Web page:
Foot Conditions - Disorders and Treatments
By Isaac Tabari
There are more than 300 types of foot ailments that may occur anytime during our lifetimes. Dr. Isaac Tabari specializes in foot medicine and diabetic foot care, beginning with infancy. Babies can experience ingrown toenails and overlapping toes, children can have foot warts and heel pain when growing, and adults should have annual checkups for ingrown toenails, foot bunions and general wear and tear on their feet.
A fungus is an organism that lives in warm moist areas. Fungus of the toenails is a common problem that can affect people of all ages. Toenail fungus often beings as an infection in the skin called tinea pedis (also known as athlete's foot). The fungus often starts under the nail fold at the end of the nail. Over time it grows underneath the nail and causes changes to its appearance, such as a yellow or brownish discoloration. It can also cause thickening and deformity of the toenaill. If you are healthy, a fungal nail infection probably won't cause serious complications, but it may look bad, hurt, or damage your nail or nail bed. A fungal nail infection could lead to more serious problems if you have diabetes or a weak immune system. Make an appointment with a NYC Podiatrist about the best way to treat a nail infection if you have one of these problems.
A nail with a fungal infection may turn yellow or white, get thicker, crumble and split, or it may separate from the skin. When you have a fungal nail infection, it may be uncomfortable or even painful to wear shoes, walk, or stand for a long time. The fungus could also spread to other nails on your skin. Over time, the infection can cause permanent damage to your nail or nail bed.
iCorns and calluses are annoying and at times painful building of thick skin on the areas of feet where there's excess pressure. Excess pressure could be caused by improper-fitted shoes, abnormal bone shapes, or may have genetic hereditary causes. Corns and calluses can be prevented by reducing or eliminating the circumstances that lead to increased pressure at specific points on the hands and feet.
Podiatrists use various methods to treat corns and calluses such as medications, prescribing proper footware, debridement, chemically paring down of the thickened, dead skin, and at last resort, minor surgery.. Make an appointment with a NYC Podiatrist about the best way to treat corns and calluses.
The area may be dry and may appear to be scaly or flaky. Corns and calluses can sometimes cause pain or discomfort if they interfere with walking or other activity, but they are typically painless.
An ingrown toenail is the result of the nail growing and piercing into the skin that's adjacent to it. This commonly occurs at either edge of the big toe. Ingrown nails may be caused by improper nail trimming, inherited nail deformities such as congenitally curved nails, toe injuries, fungal nail infections, or pressure. Make an appointment with your NYC Podiatrist to discuss various ingrown nail treatment options.
Ingrown nails may cause pain at the tip of the toe or all the way to the base of the toe. The pain is often worse while walking. An ingrown nail may also cause inflammation and infection. If the toe is infected, you might see pus or redness.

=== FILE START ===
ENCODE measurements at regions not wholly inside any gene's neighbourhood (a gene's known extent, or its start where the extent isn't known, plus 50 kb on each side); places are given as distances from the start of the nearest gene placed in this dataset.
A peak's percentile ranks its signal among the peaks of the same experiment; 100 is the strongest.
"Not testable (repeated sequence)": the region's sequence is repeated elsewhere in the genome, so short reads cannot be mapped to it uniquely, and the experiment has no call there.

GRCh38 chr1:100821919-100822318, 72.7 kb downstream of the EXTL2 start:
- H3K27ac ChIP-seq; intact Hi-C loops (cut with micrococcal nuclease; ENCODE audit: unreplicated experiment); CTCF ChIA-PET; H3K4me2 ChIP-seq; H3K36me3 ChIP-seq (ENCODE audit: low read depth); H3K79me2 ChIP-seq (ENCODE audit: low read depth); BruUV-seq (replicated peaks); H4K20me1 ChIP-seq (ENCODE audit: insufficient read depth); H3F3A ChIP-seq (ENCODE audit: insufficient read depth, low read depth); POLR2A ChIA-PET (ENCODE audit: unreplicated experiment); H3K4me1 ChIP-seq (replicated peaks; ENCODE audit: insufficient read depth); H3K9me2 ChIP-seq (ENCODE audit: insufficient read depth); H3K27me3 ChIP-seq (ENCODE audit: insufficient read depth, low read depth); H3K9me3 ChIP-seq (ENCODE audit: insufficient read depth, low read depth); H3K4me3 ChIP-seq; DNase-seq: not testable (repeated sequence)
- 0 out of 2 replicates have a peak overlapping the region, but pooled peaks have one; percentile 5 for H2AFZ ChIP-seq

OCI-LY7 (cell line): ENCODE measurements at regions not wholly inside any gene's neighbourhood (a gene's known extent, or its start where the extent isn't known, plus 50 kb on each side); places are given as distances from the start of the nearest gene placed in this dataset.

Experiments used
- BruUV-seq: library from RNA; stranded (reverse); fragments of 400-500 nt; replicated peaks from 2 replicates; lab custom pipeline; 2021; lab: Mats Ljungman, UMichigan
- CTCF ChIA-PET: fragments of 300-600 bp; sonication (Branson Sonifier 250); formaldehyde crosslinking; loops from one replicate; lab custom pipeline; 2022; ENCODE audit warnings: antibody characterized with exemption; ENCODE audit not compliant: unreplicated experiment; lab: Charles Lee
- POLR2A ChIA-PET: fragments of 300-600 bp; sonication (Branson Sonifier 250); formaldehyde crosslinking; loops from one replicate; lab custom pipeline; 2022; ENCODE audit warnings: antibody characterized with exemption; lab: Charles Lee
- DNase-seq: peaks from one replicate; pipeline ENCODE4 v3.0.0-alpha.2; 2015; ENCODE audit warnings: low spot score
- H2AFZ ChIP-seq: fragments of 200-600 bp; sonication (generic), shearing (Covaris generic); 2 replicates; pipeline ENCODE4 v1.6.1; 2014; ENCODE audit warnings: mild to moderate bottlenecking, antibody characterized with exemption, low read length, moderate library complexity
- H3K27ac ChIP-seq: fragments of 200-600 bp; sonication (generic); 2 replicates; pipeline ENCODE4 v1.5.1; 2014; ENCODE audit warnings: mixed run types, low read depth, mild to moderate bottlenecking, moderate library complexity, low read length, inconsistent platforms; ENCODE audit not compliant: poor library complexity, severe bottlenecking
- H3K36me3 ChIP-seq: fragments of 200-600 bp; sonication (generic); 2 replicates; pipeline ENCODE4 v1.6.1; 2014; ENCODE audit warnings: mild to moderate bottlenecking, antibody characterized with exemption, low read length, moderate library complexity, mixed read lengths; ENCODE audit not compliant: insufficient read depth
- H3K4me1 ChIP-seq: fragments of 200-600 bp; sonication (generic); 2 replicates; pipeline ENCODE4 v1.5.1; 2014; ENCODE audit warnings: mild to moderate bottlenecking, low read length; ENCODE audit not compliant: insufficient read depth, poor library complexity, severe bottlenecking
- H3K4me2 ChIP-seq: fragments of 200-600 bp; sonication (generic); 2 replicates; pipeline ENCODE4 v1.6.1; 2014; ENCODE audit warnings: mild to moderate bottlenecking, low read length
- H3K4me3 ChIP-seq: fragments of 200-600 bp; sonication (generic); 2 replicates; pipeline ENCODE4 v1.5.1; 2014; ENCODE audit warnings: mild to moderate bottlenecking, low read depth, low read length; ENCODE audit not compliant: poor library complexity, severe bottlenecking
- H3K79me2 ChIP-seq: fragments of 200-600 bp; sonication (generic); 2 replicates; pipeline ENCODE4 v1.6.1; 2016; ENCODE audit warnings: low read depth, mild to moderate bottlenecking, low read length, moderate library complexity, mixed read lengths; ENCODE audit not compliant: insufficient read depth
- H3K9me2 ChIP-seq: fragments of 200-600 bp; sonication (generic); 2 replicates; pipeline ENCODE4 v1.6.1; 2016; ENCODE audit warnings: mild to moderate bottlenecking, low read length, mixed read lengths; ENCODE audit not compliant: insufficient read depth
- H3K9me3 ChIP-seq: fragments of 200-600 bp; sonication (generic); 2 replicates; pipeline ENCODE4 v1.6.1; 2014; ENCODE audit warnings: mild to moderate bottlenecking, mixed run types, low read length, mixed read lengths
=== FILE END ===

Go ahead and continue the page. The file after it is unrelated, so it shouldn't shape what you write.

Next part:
A plantar wart is an infection caused by HPV virus, which can invade your skin through small cuts or breaks. Over time, the wart develops into a hard, rough growth on the surface of the skin. A wart is most commonly seen on the bottom of the foot (plantar wart), but can also appear on the top. Children, teens, and people with allergies or weakened immune systems are more vulnerable to the wart virus. Make an appointment with a NYC Podiatrist to inquire about plantar warts destruction.
Warts may appear spongy, with tiny red, brown, or black spots. They can grow up to an inch or more across, occurring alone (solitary) or with smaller warts clustered nearby (mosaic). Warts are sometimes mistaken for corns or calluses. They can persist for years and recur in the same spot. If left untreated, warts can spread to other parts of the foot or even to the hands or other areas of the body.
Ankle sprains are the most common musculosceletal injuries seen by podiatrists. According to statistics, more than 20,000 people each day sprain their ankles. Ankle sprains can occur at anytime, whether its during sports or dance activity, or during regular daily activity, such as stepping your foot out of the car. Planting the foot wrong on the floor / ground can cause the ankle to roll to the side. This can stretch or tear ligaments. Once you've had an ankle sprain, you may be more likely to sprain that ankle again. Make an appointment with a NYC Podiatrist about treatment for your ankle sprain.
Ankle Sprain Symptoms
Your symptoms depend on how badly the ligaments are damaged. You may have little pain and swelling if the ligaments are only stretched. If the ligaments tear, you will have more pain and swelling. The more severe the sprain, the less you'll be able to move the ankle or put weight on it. Swelling, pain, redness and warmth are all symptoms of an ankle sprain. The ankle may also look bruised, and the bruising may extend into the foot or leg.
BUNIONS / HALLUX VALGUS
A bunion is a deformity of the foot where the big toe turns toward the outside of the foot. Also, a bump forms on the inside of the foot where the big toe begins. This is caused from improper alignment of the bones in the foot with the ankle and leg as you walk. It is a genetic, developmental problem that usually begins at an early age. Make an appointment with a NYC Podiatrist about conservative and surgical treatments for bunions and hallux valgus.
A bunion often causes pain and swelling around the joint at the base of the big toe. The skin may become red or warm. If the big toe pushes under the second toe, a painful corn may form on the top of the second toe. In some cases, bunions cause no symptoms other than making the foot harder to fit in a shoe.
TAILOR'S BUNIONS / BUNIONETTE